Purdue Alumnus September/October 2012 : Page 29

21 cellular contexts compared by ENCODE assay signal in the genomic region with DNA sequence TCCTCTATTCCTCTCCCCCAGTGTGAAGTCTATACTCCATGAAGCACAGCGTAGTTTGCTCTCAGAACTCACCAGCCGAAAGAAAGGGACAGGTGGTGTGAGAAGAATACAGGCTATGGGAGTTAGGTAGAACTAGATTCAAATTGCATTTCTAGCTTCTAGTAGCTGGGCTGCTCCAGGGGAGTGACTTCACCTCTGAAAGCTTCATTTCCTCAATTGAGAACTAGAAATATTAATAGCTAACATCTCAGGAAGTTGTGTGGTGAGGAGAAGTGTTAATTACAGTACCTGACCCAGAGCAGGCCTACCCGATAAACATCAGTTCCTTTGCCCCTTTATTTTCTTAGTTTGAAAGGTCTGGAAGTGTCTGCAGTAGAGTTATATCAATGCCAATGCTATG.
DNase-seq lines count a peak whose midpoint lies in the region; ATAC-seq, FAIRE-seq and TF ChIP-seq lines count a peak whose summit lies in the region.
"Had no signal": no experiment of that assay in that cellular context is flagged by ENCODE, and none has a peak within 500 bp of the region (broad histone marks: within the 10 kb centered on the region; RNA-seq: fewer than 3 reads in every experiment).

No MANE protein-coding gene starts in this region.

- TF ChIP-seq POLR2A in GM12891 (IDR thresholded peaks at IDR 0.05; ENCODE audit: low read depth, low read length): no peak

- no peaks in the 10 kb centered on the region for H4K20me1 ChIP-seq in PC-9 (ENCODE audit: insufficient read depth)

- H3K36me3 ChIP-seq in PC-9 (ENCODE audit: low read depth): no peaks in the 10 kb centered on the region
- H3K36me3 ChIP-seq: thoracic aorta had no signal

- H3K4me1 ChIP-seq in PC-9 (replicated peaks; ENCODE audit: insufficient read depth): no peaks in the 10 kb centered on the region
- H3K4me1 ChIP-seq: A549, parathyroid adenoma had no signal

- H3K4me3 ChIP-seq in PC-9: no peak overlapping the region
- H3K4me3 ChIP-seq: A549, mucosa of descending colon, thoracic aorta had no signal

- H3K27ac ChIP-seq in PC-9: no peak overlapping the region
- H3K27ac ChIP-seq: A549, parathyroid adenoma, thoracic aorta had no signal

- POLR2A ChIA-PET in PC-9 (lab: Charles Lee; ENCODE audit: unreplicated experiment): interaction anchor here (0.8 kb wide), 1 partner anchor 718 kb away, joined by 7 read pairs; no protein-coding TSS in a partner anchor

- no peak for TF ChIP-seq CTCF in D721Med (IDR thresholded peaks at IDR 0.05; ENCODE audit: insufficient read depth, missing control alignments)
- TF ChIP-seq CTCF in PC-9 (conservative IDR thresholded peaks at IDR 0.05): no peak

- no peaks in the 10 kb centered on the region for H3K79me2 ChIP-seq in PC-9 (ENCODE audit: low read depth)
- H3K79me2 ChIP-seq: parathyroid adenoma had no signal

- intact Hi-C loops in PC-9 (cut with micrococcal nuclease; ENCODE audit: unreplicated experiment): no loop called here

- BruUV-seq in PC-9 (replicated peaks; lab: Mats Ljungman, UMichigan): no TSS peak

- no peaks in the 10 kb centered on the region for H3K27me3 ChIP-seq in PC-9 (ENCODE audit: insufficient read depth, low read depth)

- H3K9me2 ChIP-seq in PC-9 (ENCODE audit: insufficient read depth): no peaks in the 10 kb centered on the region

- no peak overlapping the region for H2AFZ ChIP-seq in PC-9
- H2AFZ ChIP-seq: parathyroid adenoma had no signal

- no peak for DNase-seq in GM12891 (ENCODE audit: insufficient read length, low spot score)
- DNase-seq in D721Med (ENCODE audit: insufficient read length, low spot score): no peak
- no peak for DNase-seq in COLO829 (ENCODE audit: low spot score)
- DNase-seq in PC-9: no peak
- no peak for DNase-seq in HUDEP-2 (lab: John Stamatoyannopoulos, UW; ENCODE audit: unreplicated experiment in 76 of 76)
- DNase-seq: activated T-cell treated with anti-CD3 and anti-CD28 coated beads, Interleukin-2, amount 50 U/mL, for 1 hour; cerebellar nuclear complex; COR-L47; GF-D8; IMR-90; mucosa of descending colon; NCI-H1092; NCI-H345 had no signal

Purdue students build business acuity, patent discoveries in record numbers. L eah Kenttämaa-Squires (LA’10) was four years old when she meticulously disassembled a vanity mirror in her family’s bath-room. “I wanted to know how it worked” she says. “I look back at this story from my childhood as a sign of my future as a designer and innovator.” Kenttämaa-Squires is the type of lifelong inventor David Ross (ME’1893) would have wanted on his team. Perhaps a dedication in the 1946 Fred C. Kelly biography of David Ross, Modern Pioneer , defines this best: “To students with curiosity about the unknown and the initiative to apply new knowledge, the kind that David Ross was always seeking.” In fact, Ross — inventor, entrepre-neur, and business leader — would be impressed by Purdue’s 21st century students. Undergraduate and graduate students from all disciplines are inventing, patenting, and commercial-izing discoveries, in addition to fulfilling their academic commitments. In fiscal year 2008–09, 218 Purdue students patented discoveries through the Purdue Office of Technology Commercialization. Last year, 355 students filed patents through the office. “Those figures equate to a 62 percent increase in patent filing by Purdue students in this period,” says Joseph B. Hornett, senior vice president, treasurer, and chief operating officer of the Purdue Research Foundation, which oversees patent processing and IP protection for Purdue discoveries. “Purdue students have always been strong in their desire to discover new and better ways to build and create, and now we are seeing that interest in the form of patenting and commercializing their inventions before they graduate.” Hornett attributes this increase to a greater understanding about the impor-tance of protecting intellectual property, Purdue’s programs that support entrepre-neurship and researchers who encourage students to co-discover inventions. Purdue’s Certificate in Entrepre-neurship and Innovation Program has awarded nearly 1,000 certificates since its launch in 2005. More than 3,500 students have taken the first required course in the program, which is administered through the Office of the Provost. “The certificate program comple-ments all majors and is designed to help students who are interested in innova-tion, leadership, and entrepreneurship to experience real-world business prac-tices,” says Tim Sands, Purdue’s acting president. “We are witnessing a steady increase in student entrepreneurship and students who want to invent or lead discoveries in established organizations.” In 2012, the Purdue Office of Tech-nology Commercialization held the first student inventors recognition reception. “The level of knowledge, passion, and tenacity of Purdue student entrepreneurs is amazing,” says Elizabeth Hart-Wells, assistant vice president of the Purdue Office of Technology Commercialization. “These students are taking full class loads and spending what free time they have inventing and exploring how they can patent their discoveries.” purdue alumnus 29 www.purduealumnus.org

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